The November Man clearly has a noble goal—to be a James Bond film for grownups—and on an emotional level, on a shut-up-and-go-with-it level, it succeeds quite entertainingly. Unfortunately, if you slow down to consider its story, you realize that the plot is shot through with confusion, omission and implausibility. It’s a shame, because this could have been an excellent movie, one that succeeded by feeling more real, and more emotionally accessible, than a Bond or Jason Bourne flick, yet more adrenaline-based than a cerebral John Le Carre story.
Director: Robert Rodriguez, Frank Miller
Starring: Jessica Alba, Mickey Rourke, Josh Brolin, Eva Green, Joseph Gordon-Levitt, Rosario Dawson, Powers Boothe
Review: 4 stars (of five)
The long-in-coming sequel to 2005′s Sin City is in some ways a better film than its predecessor. While it does not quite have the mania for mayhem and gross bodily injury that made the original a weirdly obsessed meditation on genre tropes, it has a better sense of story and character, and better balance.
I recently described the first Sin City to a friend as: “Did you ever wish you could watch a Jim Thompson novel come to life while you’re...
Guardians of the Galaxy is hack storytelling amid frenetic action from director James Gunn. It's a jackhammer disguised as cinema. It might be what you want this summer, but you should want something more than this superficial collection of cliches and shortcuts.
It's a good movie, not a great one, and in a sneaky pivot to make its ultimate point, it risks disappointing audiences who came to see traditional bad guys get caught in the traditional way by traditional good guys. Keep an open mind, and raise a glass (or your $8 jumbo cola) to Philip Seymour Hoffman.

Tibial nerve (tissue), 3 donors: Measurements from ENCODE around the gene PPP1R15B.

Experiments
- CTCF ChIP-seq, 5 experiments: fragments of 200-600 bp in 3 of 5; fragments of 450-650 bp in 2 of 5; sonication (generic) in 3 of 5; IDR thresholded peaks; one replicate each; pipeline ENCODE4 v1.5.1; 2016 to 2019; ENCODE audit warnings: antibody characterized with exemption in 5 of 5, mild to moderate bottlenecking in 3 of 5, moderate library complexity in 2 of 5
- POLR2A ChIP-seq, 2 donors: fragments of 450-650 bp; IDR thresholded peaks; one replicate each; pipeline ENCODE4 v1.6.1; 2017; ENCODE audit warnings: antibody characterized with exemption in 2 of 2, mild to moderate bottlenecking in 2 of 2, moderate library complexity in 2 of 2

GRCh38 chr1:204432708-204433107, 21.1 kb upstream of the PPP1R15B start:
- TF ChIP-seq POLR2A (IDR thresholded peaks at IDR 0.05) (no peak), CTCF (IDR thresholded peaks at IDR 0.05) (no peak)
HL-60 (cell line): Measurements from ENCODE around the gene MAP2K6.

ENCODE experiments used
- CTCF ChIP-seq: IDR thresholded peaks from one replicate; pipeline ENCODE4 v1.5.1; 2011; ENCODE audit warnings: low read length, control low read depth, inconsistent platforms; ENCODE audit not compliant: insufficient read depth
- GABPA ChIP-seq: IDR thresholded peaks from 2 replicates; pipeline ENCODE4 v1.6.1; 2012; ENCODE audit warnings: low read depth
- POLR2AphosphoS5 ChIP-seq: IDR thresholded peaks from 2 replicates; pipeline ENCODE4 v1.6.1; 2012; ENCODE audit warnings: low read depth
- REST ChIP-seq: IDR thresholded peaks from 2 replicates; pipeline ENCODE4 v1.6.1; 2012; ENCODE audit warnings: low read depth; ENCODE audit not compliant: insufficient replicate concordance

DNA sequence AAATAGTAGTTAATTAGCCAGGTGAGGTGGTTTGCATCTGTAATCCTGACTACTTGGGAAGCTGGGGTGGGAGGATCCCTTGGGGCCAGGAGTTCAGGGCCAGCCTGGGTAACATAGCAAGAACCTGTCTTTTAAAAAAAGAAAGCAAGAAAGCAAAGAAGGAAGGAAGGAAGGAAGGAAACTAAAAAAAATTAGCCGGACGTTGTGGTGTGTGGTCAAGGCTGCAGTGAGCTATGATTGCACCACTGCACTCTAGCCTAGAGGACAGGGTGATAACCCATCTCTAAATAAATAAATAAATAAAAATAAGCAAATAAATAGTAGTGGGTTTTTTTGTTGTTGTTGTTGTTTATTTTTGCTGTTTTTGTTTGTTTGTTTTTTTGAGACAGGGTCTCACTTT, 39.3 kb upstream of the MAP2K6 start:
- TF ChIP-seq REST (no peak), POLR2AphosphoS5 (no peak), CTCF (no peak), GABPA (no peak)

Boyhood is phenomenal. The 12-year shoot can be seen as a gimmick--except that it's in perfect service to the story, and adds an element of emotional connection with the characters and events of the film that no other technique could duplicate. Linklater presents a life (four lives) as a collection of episodes, and yet allows us to draw meaning from them. Perfect balance. When the lights came up, I wanted the film to roll again.
The Immigrant will probably stand as the best film of 2014 that almost no one will see. You'd have to make up a formula, the inverse relationship between box office revenue and sheer artistic quality. (Thus, it's the anti-Transformers). Make sure you're one of the enlightened who does catch Marion Cotillard's beautiful performance in a film that is, admittedly. too bleak for the average cineplex junkie.
Well, who saw that coming? After a series of diminishing returns from Bryan Singer’s X-Men movies, his return to the franchise with the promise of a convoluted, character-saturated time-travel story should have been the biggest X-Mess ever. Instead, we get a taut, compelling tale that focuses on a handful of key characters while serving up a broader background cast to delight fans of both the movie series and the long-running X-Men comics. A victory by all measures.
Meh. On strictest critical judgment, this movie is terrible. Taken as a super-hero effects adventure, it's mediocre, with strong and charming lead actors all but overwhelmed by an unfocused script, an excess of storylines and characters, and absolutely no reason to exist.